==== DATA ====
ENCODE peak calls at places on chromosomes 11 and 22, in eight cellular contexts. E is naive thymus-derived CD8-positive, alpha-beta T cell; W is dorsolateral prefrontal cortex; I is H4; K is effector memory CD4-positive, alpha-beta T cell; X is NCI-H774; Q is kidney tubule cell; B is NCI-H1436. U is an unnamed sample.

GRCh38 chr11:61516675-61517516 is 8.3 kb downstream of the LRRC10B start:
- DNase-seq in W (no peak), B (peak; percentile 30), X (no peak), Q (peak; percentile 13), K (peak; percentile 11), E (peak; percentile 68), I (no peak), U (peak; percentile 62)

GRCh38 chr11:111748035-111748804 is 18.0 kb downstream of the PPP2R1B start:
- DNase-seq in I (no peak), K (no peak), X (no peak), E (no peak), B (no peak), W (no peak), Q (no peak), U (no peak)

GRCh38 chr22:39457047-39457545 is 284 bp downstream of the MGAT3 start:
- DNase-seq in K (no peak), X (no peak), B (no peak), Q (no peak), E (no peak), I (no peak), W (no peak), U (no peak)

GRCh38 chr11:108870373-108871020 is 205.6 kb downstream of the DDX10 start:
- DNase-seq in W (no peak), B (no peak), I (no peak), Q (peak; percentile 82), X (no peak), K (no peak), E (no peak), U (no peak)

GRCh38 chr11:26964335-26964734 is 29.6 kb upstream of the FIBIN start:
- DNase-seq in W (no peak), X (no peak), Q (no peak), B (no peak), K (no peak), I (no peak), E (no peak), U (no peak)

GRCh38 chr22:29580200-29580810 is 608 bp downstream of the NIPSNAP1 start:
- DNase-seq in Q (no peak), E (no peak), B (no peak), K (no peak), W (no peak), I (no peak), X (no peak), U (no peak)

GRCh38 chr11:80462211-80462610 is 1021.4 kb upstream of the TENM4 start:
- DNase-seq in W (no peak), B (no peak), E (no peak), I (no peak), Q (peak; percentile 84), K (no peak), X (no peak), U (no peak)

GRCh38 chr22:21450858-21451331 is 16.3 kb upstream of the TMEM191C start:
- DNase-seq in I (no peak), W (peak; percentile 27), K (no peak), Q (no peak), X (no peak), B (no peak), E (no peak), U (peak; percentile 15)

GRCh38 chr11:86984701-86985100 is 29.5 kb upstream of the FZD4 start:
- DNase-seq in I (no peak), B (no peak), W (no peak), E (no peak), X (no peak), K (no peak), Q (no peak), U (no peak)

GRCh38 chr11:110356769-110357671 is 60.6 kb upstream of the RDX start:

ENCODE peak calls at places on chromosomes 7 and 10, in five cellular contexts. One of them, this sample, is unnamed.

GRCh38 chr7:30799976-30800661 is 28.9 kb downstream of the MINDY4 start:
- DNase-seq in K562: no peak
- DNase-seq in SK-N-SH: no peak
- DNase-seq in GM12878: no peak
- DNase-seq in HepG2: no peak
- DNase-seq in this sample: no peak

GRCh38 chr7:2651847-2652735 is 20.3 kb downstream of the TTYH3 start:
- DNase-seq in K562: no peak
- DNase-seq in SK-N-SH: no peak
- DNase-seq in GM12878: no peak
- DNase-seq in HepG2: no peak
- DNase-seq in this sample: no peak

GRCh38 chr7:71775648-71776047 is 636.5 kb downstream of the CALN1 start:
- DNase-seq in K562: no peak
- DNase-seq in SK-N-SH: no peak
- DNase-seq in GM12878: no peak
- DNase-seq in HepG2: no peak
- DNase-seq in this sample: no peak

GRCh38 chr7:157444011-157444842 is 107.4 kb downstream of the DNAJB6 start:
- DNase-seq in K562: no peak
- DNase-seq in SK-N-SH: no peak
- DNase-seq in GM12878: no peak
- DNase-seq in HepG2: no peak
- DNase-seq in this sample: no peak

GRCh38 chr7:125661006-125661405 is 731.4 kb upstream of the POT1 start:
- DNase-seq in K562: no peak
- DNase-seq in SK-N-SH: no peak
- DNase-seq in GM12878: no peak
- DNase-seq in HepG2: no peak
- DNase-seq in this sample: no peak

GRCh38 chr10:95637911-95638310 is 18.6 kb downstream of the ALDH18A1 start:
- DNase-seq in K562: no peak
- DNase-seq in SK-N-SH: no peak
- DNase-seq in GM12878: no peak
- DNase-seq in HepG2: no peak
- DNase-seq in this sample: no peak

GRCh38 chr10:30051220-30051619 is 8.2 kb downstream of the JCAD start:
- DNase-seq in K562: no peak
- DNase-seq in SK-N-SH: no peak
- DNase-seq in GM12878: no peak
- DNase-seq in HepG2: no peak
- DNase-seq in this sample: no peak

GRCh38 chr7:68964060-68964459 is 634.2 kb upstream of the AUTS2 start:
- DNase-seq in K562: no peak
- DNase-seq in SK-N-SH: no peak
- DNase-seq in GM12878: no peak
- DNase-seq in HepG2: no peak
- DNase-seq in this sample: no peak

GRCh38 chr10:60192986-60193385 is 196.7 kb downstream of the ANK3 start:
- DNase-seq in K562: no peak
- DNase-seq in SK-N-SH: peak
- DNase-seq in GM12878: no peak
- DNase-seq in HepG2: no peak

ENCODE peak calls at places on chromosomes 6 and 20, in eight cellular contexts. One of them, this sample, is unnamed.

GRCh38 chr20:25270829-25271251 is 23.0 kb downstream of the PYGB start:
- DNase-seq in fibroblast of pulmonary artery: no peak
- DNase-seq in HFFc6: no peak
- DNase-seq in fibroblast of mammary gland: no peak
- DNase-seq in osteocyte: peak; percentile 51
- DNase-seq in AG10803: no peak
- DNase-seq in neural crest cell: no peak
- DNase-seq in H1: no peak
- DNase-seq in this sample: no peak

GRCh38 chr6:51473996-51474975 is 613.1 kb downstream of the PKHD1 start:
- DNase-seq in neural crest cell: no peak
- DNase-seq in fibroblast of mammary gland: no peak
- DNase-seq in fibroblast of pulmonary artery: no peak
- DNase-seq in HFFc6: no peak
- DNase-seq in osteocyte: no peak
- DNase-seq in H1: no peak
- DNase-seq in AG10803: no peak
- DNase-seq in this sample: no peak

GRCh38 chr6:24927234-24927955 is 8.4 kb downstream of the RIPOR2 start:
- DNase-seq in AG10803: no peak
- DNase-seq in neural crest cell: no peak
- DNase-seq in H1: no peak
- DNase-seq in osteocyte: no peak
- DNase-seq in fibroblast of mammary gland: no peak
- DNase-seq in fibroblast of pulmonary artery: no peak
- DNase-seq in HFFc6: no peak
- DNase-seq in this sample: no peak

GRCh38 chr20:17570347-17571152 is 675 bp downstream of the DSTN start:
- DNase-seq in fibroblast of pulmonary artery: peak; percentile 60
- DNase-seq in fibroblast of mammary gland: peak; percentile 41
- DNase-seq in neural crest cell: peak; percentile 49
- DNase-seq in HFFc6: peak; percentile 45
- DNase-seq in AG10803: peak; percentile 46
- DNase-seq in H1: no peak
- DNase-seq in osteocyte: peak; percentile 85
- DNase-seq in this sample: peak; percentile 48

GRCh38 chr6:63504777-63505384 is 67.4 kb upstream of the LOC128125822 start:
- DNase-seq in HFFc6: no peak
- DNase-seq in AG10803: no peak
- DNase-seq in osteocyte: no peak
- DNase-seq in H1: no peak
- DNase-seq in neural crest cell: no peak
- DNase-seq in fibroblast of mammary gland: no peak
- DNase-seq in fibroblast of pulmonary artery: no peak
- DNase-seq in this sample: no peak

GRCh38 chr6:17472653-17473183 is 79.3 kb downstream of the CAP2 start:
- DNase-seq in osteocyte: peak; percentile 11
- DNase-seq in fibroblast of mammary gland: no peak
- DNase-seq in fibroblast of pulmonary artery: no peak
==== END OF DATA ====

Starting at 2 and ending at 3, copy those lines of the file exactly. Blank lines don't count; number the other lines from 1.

GRCh38 chr11:61516675-61517516 is 8.3 kb downstream of the LRRC10B start:
- DNase-seq in W (no peak), B (peak; percentile 30), X (no peak), Q (peak; percentile 13), K (peak; percentile 11), E (peak; percentile 68), I (no peak), U (peak; percentile 62)